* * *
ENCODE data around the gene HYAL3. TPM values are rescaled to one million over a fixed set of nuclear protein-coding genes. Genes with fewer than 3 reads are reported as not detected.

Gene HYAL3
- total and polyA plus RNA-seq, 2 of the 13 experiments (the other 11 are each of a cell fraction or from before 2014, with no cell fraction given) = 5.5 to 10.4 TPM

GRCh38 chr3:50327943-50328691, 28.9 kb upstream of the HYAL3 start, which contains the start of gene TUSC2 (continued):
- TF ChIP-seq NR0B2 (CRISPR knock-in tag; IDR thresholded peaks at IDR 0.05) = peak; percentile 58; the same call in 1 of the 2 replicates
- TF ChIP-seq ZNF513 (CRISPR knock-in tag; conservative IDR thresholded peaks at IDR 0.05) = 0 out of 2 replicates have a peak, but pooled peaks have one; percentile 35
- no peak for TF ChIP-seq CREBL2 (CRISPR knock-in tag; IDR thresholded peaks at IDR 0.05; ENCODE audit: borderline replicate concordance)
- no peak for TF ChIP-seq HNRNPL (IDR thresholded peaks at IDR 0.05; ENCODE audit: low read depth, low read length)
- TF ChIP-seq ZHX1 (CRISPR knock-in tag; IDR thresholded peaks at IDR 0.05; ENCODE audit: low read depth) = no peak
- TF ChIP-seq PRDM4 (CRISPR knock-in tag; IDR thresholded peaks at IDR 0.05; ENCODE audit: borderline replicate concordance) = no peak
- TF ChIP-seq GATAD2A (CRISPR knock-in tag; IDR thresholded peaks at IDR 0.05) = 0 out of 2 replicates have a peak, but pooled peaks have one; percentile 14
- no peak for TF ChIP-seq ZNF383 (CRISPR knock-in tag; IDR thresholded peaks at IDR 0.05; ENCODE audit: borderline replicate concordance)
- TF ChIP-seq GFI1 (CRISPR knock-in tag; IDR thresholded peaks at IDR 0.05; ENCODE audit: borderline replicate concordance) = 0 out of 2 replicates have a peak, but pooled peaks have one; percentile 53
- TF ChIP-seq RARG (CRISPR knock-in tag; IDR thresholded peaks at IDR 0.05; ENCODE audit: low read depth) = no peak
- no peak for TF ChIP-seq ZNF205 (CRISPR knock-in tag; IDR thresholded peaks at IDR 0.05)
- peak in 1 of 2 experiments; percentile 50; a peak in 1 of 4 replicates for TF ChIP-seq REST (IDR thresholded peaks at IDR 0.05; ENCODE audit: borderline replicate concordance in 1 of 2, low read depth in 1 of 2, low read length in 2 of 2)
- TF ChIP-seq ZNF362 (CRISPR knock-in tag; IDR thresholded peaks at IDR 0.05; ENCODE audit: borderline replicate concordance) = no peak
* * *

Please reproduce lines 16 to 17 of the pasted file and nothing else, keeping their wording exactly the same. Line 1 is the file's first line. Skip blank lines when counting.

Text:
- peak in 1 of 2 experiments; percentile 50; a peak in 1 of 4 replicates for TF ChIP-seq REST (IDR thresholded peaks at IDR 0.05; ENCODE audit: borderline replicate concordance in 1 of 2, low read depth in 1 of 2, low read length in 2 of 2)
- TF ChIP-seq ZNF362 (CRISPR knock-in tag; IDR thresholded peaks at IDR 0.05; ENCODE audit: borderline replicate concordance) = no peak